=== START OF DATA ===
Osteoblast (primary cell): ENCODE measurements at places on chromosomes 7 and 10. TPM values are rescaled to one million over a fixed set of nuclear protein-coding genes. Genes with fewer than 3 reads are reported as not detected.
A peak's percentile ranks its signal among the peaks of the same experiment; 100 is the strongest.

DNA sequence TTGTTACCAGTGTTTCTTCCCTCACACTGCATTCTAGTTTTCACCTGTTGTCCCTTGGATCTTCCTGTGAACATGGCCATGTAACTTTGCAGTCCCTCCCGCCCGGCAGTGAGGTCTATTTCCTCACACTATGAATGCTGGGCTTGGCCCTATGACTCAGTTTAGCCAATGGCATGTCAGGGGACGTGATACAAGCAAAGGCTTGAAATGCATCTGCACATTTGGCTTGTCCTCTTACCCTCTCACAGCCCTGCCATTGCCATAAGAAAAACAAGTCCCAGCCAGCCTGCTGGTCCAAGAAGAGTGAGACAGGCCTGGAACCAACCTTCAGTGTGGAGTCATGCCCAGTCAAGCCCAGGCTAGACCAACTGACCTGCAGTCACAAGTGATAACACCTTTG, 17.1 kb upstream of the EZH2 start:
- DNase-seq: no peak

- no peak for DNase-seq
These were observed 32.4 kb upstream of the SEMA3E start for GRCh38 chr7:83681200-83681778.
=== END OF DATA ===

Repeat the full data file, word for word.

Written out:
Osteoblast (primary cell): ENCODE measurements at places on chromosomes 7 and 10. TPM values are rescaled to one million over a fixed set of nuclear protein-coding genes. Genes with fewer than 3 reads are reported as not detected.
A peak's percentile ranks its signal among the peaks of the same experiment; 100 is the strongest.

DNA sequence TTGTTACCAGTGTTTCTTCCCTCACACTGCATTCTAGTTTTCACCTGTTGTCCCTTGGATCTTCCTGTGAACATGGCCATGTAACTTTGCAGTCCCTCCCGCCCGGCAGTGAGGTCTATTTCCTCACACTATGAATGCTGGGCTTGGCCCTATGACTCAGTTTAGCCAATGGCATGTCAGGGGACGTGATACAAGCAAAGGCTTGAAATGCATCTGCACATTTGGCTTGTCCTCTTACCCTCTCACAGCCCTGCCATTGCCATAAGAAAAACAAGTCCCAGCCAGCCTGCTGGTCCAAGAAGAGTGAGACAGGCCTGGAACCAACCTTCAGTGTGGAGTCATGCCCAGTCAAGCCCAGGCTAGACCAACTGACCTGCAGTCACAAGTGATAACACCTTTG, 17.1 kb upstream of the EZH2 start:
- DNase-seq: no peak

- no peak for DNase-seq
These were observed 32.4 kb upstream of the SEMA3E start for GRCh38 chr7:83681200-83681778.